USFS: Looking back at Angora provides lessons for the future


By Nancy Gibson

The Angora Fire was a significant and emotional event for the U.S. Forest Service Lake Tahoe Basin Management Unit, just as it was for the community as a whole. Many of our employees are members of the Meyers community, and experienced the emotional trauma of evacuation or learning of homes that were damaged or destroyed. Our wildland firefighters joined firefighters from our local districts and CalFire, among others, all of them true heroes as they fought to contain the wildfire and protect our neighborhoods from further harm.

Five years later, I want to take a moment to look back and see how far we’ve come. But I also want to look to the future, and the work that’s left to do.

In the fire area itself, we’ve made significant progress, including addressing immediate safety concerns, preventing erosion and runoff, and thinning trees to reduce fuel that could feed another wildfire in the decades to come. We’ve also planted thousands of native trees to help restore a healthier forest. During the summer, we’ll be continuing fuels reduction and working to improve our road and trail system. In the next few years, restoring Angora Creek and Seneca Pond will close out our efforts to restore the fire area.

Angora Fire -- 5 years later

Most residents of the Lake Tahoe Basin probably know by now what I mean when I say fuels reduction – thinning trees and removing brush that could allow a wildfire to spread rapidly and with greater intensity. The Angora Fire gave our fuels reduction treatments their first test. These treatments proved very effective, performing as intended in dropping the fire down to the forest floor and providing firefighters a safer place from which to defend the neighborhoods. Their effectiveness could clearly be seen in the still-green trees that remained in many of the treated units.

In the early days of our fuels reduction efforts, we often heard from residents and long-term visitors who were taken aback by the appearance of the forest after we thinned the trees. In the years since Angora, the community has become much more accepting of fuels reduction and prescribed fire. We will depend on this support for active management as we implement the South Shore Fuel Reduction and Healthy Forest Restoration Project, meant to help protect Lake Tahoe’s largest community from wildfire.

During a span of eight years, we will complete initial treatments to reduce forest fuels on more than 10,000 acres, from the Nevada state line to Cascade Lake. For the first time on the California side of the lake, we’ve reached agreements with regulatory agencies that will allow us to effectively treat stream environment zones, using chainsaw crews and mechanical equipment. We’re working with our partners to develop projects that reduce risk to our communities while respecting our environment. With the Incline, Carnelian and West Shore projects in the planning and permitting phases, we must all remain committed to streamlining the approval process and getting projects on the ground.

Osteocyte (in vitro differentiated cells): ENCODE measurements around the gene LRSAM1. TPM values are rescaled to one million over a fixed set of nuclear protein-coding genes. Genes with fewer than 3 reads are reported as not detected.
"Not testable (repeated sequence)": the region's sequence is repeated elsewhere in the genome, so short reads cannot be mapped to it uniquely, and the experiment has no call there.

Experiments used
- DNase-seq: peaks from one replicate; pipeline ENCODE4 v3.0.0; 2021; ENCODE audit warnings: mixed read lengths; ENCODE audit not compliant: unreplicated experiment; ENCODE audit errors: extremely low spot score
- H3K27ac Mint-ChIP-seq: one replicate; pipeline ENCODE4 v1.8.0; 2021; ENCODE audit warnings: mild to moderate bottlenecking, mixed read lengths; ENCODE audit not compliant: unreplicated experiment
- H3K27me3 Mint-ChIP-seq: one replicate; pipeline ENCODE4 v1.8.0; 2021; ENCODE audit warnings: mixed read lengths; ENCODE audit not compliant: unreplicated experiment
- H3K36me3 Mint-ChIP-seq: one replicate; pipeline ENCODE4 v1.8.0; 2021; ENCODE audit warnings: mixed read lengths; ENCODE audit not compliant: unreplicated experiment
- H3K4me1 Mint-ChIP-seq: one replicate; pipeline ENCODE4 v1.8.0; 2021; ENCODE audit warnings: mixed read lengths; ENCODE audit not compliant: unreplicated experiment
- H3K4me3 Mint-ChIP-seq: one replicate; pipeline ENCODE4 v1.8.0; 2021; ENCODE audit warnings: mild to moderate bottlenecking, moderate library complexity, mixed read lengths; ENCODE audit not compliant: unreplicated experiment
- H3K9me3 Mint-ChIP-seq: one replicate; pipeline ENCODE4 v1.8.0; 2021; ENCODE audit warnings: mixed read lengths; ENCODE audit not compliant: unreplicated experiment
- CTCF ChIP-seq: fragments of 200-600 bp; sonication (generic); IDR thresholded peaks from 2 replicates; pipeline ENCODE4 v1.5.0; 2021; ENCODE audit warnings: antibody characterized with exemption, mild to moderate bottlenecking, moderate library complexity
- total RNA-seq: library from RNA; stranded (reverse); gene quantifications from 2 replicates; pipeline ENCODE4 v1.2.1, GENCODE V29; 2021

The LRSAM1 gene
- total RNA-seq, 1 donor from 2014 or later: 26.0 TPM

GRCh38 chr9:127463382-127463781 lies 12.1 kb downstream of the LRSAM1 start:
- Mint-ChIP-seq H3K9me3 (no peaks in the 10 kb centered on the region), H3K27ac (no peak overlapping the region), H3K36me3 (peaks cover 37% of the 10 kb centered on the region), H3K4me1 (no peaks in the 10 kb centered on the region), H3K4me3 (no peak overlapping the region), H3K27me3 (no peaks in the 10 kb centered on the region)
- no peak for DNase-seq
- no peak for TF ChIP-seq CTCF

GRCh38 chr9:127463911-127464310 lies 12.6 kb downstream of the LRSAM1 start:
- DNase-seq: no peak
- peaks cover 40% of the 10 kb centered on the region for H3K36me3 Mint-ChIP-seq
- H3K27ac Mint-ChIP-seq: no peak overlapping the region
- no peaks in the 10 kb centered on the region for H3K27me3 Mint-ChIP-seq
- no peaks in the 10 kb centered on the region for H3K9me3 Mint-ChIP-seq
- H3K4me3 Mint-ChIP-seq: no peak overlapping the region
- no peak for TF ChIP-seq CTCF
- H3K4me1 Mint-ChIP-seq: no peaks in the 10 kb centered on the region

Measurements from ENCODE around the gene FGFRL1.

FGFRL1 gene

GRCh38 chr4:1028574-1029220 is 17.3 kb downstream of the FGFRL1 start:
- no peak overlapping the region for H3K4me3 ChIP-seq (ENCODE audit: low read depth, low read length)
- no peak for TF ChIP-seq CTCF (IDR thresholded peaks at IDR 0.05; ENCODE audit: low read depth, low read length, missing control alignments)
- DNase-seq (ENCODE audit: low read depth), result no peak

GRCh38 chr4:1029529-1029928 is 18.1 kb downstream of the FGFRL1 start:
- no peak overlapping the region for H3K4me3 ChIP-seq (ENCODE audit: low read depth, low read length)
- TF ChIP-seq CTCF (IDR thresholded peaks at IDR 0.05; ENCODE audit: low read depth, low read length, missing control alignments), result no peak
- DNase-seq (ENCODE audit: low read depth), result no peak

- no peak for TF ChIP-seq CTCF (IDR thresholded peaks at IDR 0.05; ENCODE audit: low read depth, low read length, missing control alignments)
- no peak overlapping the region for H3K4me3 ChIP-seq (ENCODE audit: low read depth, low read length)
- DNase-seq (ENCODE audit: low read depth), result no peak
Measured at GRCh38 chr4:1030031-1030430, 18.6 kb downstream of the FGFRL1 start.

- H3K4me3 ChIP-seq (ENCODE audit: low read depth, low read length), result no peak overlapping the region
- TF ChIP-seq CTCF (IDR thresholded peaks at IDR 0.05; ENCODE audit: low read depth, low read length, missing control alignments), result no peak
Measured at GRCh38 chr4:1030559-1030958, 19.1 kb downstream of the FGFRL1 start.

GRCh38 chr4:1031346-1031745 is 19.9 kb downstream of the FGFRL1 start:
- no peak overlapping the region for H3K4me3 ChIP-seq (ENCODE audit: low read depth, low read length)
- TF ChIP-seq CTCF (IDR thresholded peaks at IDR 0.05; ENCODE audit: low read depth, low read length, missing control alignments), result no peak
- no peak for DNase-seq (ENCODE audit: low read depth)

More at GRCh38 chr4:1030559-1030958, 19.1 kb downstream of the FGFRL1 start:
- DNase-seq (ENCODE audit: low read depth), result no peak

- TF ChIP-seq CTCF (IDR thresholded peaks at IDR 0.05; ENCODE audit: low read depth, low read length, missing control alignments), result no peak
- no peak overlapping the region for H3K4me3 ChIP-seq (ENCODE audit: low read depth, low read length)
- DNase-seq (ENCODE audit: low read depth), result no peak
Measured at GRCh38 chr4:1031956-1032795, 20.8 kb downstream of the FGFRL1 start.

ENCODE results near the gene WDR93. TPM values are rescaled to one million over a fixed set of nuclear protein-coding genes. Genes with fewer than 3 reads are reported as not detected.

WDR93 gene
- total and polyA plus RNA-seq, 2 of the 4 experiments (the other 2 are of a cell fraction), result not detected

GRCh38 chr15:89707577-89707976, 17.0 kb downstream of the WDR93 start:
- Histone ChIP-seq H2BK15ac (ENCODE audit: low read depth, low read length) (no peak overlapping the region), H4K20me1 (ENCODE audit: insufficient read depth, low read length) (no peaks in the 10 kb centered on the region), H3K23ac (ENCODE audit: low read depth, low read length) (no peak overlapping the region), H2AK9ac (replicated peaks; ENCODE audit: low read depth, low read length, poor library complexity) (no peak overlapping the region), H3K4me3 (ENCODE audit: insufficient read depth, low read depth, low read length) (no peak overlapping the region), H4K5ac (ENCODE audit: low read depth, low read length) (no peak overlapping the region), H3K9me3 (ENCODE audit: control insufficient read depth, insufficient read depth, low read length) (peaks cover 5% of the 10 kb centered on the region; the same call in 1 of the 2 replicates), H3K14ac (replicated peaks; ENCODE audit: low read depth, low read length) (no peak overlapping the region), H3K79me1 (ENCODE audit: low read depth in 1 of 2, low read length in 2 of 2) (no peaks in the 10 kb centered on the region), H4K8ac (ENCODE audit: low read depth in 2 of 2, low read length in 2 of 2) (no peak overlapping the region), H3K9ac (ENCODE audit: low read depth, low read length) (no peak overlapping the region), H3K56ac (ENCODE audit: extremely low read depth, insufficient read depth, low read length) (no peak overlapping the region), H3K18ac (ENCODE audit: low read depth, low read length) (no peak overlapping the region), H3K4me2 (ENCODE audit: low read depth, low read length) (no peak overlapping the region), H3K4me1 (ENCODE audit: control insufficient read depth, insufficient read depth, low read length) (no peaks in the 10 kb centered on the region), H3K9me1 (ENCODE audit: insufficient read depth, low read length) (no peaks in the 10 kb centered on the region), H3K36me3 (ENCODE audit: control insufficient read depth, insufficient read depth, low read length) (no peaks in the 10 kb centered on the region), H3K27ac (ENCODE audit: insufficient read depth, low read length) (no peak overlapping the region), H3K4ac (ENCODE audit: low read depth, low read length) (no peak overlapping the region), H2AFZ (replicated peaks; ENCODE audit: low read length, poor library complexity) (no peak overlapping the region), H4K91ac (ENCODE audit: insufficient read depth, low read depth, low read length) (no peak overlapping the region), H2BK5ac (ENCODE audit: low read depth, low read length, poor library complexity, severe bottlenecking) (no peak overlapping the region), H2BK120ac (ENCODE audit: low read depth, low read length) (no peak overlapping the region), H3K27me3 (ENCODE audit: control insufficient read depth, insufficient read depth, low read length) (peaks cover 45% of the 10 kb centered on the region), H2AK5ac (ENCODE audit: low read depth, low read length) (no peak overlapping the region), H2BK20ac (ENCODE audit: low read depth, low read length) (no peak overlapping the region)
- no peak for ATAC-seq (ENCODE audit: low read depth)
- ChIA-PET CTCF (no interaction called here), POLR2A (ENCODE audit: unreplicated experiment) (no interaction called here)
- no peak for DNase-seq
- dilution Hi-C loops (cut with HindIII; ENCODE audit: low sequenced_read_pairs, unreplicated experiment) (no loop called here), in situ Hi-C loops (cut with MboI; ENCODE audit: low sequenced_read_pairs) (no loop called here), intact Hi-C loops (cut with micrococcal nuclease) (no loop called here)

LTBMU Forest Supervisor Nancy Gibson plants trees in the Angora burn. Photo/Provided

While we’re making progress on many fronts, I am concerned that we’ve failed to heed one of the most critical lessons of the Angora Fire. On June 24, 2007, the simple, thoughtless act of making an illegal campfire and leaving it burning on a windy day caused hundreds of families to lose their homes and forced thousands of others to evacuate. Despite the teachable moment provided by this devastating fire, human activities remain the cause of most wildland fires in the Lake Tahoe Basin. The Forest Service is proud of our record for wildfire suppression. But given the wrong mix of conditions, any one of these fires has the potential to become another Angora.

As we approach the summer after an exceptionally dry winter, I know we’re all a little uneasy. Let’s focus that energy on remembering the hard-taught lessons of Angora and preparing the best we can. As forest supervisor, I’ll be working with our staff to implement forest health and fuels reduction projects. At home, I’ll make sure I’ve done my defensible space, stay alert to fire danger and prepare an emergency plan for my family. I hope you will do the same. Please stay safe this summer.

Nancy Gibson is forest supervisor for the Lake Tahoe Basin Management Unit.








About author

This article was written by admin


Comments (8)
  1. dumbfounded says - Posted: June 3, 2012

    Angora demonstrated a failure in planning by our fire agencies despite the incredible amount of money thrown in their general direction. I’m sure that they have learned lessons from the event. But, meanwhile, many citizens lost everything while they were learning. Obviously, the event was not caused by the agencies, however, all the planning did not work when the emergency happened. That is a failure. I hope that it never is allowed to happen again. Enviromentalists must learn to balance their demands with reality, IMHO.

  2. Educate Yourself says - Posted: June 3, 2012